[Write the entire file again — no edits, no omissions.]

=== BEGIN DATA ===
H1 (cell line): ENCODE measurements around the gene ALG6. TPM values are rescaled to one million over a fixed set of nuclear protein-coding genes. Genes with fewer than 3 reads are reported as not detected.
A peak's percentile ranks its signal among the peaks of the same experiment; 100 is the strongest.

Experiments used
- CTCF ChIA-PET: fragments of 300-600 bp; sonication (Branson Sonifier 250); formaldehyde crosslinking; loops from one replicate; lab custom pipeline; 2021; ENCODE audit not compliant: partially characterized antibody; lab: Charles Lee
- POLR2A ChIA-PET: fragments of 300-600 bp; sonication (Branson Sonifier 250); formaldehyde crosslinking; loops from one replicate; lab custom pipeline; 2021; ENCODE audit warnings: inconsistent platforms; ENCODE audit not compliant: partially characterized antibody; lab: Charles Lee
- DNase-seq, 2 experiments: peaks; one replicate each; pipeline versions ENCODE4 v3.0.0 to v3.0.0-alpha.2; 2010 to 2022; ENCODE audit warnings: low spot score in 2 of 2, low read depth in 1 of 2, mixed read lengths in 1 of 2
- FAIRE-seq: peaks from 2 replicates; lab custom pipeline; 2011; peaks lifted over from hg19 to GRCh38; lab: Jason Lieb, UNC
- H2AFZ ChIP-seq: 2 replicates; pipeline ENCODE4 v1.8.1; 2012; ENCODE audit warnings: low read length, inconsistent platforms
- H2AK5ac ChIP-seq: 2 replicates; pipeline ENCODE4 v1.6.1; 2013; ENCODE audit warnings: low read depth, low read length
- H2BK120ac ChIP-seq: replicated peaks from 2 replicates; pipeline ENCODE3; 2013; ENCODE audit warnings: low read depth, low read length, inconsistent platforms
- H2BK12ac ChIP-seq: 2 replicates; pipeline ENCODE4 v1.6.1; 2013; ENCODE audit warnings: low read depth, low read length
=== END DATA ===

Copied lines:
H1 (cell line): ENCODE measurements around the gene ALG6. TPM values are rescaled to one million over a fixed set of nuclear protein-coding genes. Genes with fewer than 3 reads are reported as not detected.
A peak's percentile ranks its signal among the peaks of the same experiment; 100 is the strongest.

Experiments used
- CTCF ChIA-PET: fragments of 300-600 bp; sonication (Branson Sonifier 250); formaldehyde crosslinking; loops from one replicate; lab custom pipeline; 2021; ENCODE audit not compliant: partially characterized antibody; lab: Charles Lee
- POLR2A ChIA-PET: fragments of 300-600 bp; sonication (Branson Sonifier 250); formaldehyde crosslinking; loops from one replicate; lab custom pipeline; 2021; ENCODE audit warnings: inconsistent platforms; ENCODE audit not compliant: partially characterized antibody; lab: Charles Lee
- DNase-seq, 2 experiments: peaks; one replicate each; pipeline versions ENCODE4 v3.0.0 to v3.0.0-alpha.2; 2010 to 2022; ENCODE audit warnings: low spot score in 2 of 2, low read depth in 1 of 2, mixed read lengths in 1 of 2
- FAIRE-seq: peaks from 2 replicates; lab custom pipeline; 2011; peaks lifted over from hg19 to GRCh38; lab: Jason Lieb, UNC
- H2AFZ ChIP-seq: 2 replicates; pipeline ENCODE4 v1.8.1; 2012; ENCODE audit warnings: low read length, inconsistent platforms
- H2AK5ac ChIP-seq: 2 replicates; pipeline ENCODE4 v1.6.1; 2013; ENCODE audit warnings: low read depth, low read length
- H2BK120ac ChIP-seq: replicated peaks from 2 replicates; pipeline ENCODE3; 2013; ENCODE audit warnings: low read depth, low read length, inconsistent platforms
- H2BK12ac ChIP-seq: 2 replicates; pipeline ENCODE4 v1.6.1; 2013; ENCODE audit warnings: low read depth, low read length